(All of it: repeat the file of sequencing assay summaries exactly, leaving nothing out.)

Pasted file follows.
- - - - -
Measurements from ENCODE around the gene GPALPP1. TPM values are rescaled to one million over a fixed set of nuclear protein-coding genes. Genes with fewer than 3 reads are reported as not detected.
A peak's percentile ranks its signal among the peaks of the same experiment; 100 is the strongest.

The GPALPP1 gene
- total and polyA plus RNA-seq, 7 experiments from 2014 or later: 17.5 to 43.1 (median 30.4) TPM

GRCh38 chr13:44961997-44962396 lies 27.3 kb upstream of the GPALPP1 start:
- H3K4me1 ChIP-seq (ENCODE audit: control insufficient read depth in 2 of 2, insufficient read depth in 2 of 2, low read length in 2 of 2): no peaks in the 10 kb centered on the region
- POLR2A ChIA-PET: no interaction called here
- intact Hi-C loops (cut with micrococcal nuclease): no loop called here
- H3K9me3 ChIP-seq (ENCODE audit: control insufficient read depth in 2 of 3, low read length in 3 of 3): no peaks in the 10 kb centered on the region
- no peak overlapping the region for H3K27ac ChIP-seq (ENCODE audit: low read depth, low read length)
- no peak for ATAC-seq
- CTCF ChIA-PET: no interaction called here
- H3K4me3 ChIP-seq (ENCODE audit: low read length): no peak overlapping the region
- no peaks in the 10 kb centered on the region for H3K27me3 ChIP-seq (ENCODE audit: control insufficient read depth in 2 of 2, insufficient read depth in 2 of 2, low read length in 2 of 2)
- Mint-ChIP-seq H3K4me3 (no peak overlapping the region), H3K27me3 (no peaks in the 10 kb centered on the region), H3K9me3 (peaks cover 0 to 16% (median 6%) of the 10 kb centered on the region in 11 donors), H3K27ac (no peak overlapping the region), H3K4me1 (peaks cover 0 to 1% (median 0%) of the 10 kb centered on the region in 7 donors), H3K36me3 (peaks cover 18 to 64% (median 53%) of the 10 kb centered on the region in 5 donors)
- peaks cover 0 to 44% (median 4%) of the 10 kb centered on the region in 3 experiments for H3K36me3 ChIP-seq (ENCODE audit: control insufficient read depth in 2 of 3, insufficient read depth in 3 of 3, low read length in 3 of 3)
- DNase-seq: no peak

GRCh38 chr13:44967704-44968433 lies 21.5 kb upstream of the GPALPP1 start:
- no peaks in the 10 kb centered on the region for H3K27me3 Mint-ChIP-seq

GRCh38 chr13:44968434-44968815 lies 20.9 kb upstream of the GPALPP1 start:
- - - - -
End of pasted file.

Measurements from ENCODE around the gene GPALPP1. TPM values are rescaled to one million over a fixed set of nuclear protein-coding genes. Genes with fewer than 3 reads are reported as not detected.
A peak's percentile ranks its signal among the peaks of the same experiment; 100 is the strongest.

The GPALPP1 gene
- total and polyA plus RNA-seq, 7 experiments from 2014 or later: 17.5 to 43.1 (median 30.4) TPM

GRCh38 chr13:44961997-44962396 lies 27.3 kb upstream of the GPALPP1 start:
- H3K4me1 ChIP-seq (ENCODE audit: control insufficient read depth in 2 of 2, insufficient read depth in 2 of 2, low read length in 2 of 2): no peaks in the 10 kb centered on the region
- POLR2A ChIA-PET: no interaction called here
- intact Hi-C loops (cut with micrococcal nuclease): no loop called here
- H3K9me3 ChIP-seq (ENCODE audit: control insufficient read depth in 2 of 3, low read length in 3 of 3): no peaks in the 10 kb centered on the region
- no peak overlapping the region for H3K27ac ChIP-seq (ENCODE audit: low read depth, low read length)
- no peak for ATAC-seq
- CTCF ChIA-PET: no interaction called here
- H3K4me3 ChIP-seq (ENCODE audit: low read length): no peak overlapping the region
- no peaks in the 10 kb centered on the region for H3K27me3 ChIP-seq (ENCODE audit: control insufficient read depth in 2 of 2, insufficient read depth in 2 of 2, low read length in 2 of 2)
- Mint-ChIP-seq H3K4me3 (no peak overlapping the region), H3K27me3 (no peaks in the 10 kb centered on the region), H3K9me3 (peaks cover 0 to 16% (median 6%) of the 10 kb centered on the region in 11 donors), H3K27ac (no peak overlapping the region), H3K4me1 (peaks cover 0 to 1% (median 0%) of the 10 kb centered on the region in 7 donors), H3K36me3 (peaks cover 18 to 64% (median 53%) of the 10 kb centered on the region in 5 donors)
- peaks cover 0 to 44% (median 4%) of the 10 kb centered on the region in 3 experiments for H3K36me3 ChIP-seq (ENCODE audit: control insufficient read depth in 2 of 3, insufficient read depth in 3 of 3, low read length in 3 of 3)
- DNase-seq: no peak

GRCh38 chr13:44967704-44968433 lies 21.5 kb upstream of the GPALPP1 start:
- no peaks in the 10 kb centered on the region for H3K27me3 Mint-ChIP-seq

GRCh38 chr13:44968434-44968815 lies 20.9 kb upstream of the GPALPP1 start: